Percival has been living an uncomplicated life. Until he agrees to pick up a pig-scented Addie Fontaine. She’s a woman who dreams of a family and of love. The kind of woman he often avoids. Addie, however, is not easy to forget. She’s pure, innocent, a virgin.
Addie Fontaine has been living in the convent for five years to hide, to stay away from her past. She has made a life with the sisters and dreams that one day she’ll join the order. But things change when she meets the tall, drool-worthy Percival Knight. His charm, touch, kisses, and a day at the lagoon quickly change her mind.
“She knows you’re coming, Percival. She’ll be here soon,” Sister Kathleen explained.
“I think Sister Addie is in the pen,” the nun with a mole in the middle of her forehead said.
“Maybe busy drowning the moles in the graveyard.”
Percival raised his eyebrows on that comment.
“Probably chasing Liam the Goat with her rake.”
“I will surely miss her.”
“She put a dent on the cup the other day because she fell asleep and dropped it,” two nuns said simultaneously.
“I think I’ll miss her singing,” said the nun with bright brown eyes.
Everyone looked at each other, then started laughing.
Percival listened. Fuckin’ eh. This Addie must be like Teta, running around the convent terrorizing the nuns. He imagined Addie in her habit, drowning moles. The image was so funny, he laughed inwardly.
“Sisters,” Sister Kathleen said. “We all love Addie and her—”
Everyone turned around.
Percival swore he heard a loud honking sound, but it was coming from inside the convent. “Is that a goose?”
The nuns began talking again at the same time. He couldn’t even tell who said what.
A goose. Fuck, that was definitely a goose making that sound…but inside the convent?
“Excuse us,” Sister Kathleen quickly said, then turned to talk to the others. “Please see what’s going on.”
“I’ll help,” Sister Joanne declared. “Stay here, Percival.”
“Stay with Percival, Sister Joanne,” Sister Kathleen said.
“Can I help?”
“Oh, no, Percival. We’ll handle this.”
The nuns disappeared in a hurry, leaving Percival alone in the kitchen with Sister Joanne.
“Don’t know what we’ll do without Addie. This place will be as quiet as a cemetery.”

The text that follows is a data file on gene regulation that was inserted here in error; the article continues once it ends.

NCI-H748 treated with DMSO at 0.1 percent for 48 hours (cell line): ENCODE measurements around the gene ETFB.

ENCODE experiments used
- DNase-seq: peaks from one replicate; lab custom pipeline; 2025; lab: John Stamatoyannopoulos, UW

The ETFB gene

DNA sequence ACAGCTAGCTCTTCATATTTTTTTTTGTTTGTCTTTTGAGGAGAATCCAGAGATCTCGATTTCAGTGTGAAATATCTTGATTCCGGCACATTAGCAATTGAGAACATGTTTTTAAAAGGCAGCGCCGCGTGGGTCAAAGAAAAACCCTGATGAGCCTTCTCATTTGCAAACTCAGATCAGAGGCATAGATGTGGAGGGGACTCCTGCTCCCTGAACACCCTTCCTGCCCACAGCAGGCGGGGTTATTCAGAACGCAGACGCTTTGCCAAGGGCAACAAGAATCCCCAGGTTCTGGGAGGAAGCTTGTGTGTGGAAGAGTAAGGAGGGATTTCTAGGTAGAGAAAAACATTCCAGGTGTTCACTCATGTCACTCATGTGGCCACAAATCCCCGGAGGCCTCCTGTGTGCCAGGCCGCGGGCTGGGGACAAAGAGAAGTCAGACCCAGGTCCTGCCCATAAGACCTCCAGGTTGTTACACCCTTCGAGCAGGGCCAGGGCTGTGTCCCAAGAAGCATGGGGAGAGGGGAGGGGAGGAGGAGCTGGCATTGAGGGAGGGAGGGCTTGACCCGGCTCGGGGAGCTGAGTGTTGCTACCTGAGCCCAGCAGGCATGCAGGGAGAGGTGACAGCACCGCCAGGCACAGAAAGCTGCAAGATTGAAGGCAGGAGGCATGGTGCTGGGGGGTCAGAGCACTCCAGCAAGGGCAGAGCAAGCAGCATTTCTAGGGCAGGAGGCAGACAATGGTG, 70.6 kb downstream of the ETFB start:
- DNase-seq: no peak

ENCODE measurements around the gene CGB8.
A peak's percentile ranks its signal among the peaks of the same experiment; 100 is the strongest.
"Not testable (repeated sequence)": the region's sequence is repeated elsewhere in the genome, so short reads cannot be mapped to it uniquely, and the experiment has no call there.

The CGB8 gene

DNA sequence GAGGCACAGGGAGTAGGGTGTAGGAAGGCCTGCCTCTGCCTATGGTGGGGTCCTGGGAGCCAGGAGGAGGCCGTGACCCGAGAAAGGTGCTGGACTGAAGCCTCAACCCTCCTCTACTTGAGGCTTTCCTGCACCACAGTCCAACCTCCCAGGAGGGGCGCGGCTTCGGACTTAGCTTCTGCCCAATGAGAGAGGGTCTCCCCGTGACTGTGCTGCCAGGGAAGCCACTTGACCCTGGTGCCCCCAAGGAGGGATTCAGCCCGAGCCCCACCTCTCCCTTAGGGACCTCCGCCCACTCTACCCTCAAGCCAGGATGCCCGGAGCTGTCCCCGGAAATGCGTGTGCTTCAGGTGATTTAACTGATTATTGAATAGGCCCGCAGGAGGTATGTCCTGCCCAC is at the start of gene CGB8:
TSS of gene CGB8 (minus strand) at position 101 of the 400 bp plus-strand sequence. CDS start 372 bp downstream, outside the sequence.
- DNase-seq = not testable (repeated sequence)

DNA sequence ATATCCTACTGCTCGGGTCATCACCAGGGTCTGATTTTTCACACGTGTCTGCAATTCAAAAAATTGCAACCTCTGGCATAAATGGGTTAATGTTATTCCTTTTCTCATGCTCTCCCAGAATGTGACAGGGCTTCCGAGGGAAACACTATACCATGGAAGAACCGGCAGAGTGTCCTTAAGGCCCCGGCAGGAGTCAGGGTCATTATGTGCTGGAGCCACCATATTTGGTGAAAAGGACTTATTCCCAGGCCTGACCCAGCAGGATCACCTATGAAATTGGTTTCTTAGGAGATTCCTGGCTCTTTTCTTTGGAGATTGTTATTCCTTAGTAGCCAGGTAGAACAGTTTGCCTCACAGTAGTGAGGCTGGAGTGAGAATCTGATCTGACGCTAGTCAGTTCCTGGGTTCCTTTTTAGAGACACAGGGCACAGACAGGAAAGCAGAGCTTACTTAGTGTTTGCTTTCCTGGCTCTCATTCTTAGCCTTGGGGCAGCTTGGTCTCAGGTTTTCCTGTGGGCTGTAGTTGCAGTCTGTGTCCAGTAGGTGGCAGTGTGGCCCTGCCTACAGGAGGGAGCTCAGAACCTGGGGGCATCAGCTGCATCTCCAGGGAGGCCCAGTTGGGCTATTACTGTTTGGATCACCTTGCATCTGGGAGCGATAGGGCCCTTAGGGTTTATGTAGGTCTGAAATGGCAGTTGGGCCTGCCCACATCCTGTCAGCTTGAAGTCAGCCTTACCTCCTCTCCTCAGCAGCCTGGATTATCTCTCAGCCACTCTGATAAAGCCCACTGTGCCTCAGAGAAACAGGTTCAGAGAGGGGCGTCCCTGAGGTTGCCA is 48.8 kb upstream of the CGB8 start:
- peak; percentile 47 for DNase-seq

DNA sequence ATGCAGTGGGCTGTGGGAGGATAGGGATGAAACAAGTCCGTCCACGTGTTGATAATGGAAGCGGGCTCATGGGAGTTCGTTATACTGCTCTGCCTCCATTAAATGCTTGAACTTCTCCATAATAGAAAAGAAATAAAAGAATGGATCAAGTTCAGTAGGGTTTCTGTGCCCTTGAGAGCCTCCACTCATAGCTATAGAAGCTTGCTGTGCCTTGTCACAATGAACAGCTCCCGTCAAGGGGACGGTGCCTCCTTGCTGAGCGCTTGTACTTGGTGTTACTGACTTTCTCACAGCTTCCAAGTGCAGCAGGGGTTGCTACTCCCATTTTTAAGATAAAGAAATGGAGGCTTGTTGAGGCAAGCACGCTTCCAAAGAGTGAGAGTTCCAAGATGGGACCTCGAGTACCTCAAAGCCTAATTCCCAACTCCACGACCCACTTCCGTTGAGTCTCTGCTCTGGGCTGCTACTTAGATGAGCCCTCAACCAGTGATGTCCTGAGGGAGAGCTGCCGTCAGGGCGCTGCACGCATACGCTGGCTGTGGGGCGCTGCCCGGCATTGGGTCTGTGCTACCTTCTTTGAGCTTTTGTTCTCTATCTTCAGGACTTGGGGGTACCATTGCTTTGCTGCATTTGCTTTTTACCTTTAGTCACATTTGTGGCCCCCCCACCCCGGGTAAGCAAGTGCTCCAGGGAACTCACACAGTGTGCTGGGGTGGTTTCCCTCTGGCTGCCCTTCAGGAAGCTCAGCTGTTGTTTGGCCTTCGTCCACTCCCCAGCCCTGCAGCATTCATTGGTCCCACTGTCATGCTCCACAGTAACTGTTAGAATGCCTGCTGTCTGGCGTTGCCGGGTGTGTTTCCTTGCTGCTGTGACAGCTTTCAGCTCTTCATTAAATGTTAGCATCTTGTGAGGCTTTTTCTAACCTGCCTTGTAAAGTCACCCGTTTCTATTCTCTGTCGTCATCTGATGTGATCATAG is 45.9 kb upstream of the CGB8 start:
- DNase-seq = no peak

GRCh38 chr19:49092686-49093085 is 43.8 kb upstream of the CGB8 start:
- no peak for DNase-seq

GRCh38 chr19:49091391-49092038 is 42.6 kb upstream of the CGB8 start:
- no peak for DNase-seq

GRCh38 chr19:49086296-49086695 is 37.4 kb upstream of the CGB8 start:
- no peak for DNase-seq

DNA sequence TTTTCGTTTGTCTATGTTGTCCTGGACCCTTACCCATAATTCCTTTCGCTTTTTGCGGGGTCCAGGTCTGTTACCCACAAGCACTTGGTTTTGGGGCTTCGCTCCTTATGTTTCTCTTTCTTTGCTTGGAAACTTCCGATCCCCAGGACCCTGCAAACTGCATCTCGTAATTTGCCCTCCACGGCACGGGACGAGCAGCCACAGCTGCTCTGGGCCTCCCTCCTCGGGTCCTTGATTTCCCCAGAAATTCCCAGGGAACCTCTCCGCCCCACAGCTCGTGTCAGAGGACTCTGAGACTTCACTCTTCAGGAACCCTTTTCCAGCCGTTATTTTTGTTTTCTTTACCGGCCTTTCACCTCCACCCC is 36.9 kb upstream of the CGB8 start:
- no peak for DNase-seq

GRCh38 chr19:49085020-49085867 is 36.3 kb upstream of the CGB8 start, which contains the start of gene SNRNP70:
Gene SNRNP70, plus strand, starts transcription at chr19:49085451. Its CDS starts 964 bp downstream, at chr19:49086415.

Damn. I hope this Addie will not insist on bringing her goose pet. He was about to fish outhis cell phone in his pocket to send Bors a quick message when he heard an angry feminine voice yelling.
“Come back here, you beast. If I catch you, I’ll put you in the pot and make a stew out of you. Sister Joanne knows a good recipe for a beast like you.”
Sister Joanne looked at Percival. “I only cook chicken. Not pets. I swear.”
A loud crashing sound and more honking combined with the nuns’ voices, reached him. His eyes focused on the wide opened door. If he would go out there, he could…
“Quacker! Come back here. Now!”
A goose came flying in the kitchen, honking endlessly while in midair. It circled above Percival’s head as feathers floated in front of him.
Percival ducked. “Holy fuck!” He quickly backed away from the table where the goose landed and started walking, leaving muddy prints all over. “What the hell?”
“I had just washed that table,” Sister Joanne said and then sighed.
The goose honked, its neck moving back and forth. As if everything was normal, the darn bag of feathers proceeded to peck itself beneath the wings. His head went up though when a woman walked in wearing dirty blue overalls and black rain boots too big for her feet. She was covered in mud. The woman brought in with her the funky smell of stale food, outdoors, and…pig? Fuckin’ eh! What the hell is going on here?
“Don’t you dare move from there, Quacker. You are so so, so dead.” She put the emphasis on the last word while narrowing her eyes on the goose. Then, without looking at Percival, she said, “Hold this, will you please.”
The woman practically tossed something at him. Only having a second to react, he caught the little bundle, looked down, and found a pale pink piglet with a pink ribbon tied loosely around its neck looking back at him. Then the little pig smiled.
“Holy fucking mother of God,” Percival blurted out.
The woman who smelled like old garbage, froze while in the act of grabbing the goose, and looked at him. The nuns who had come back in the kitchen again gasped and made signs of the cross.
Percival realized his mistake, but it was too late.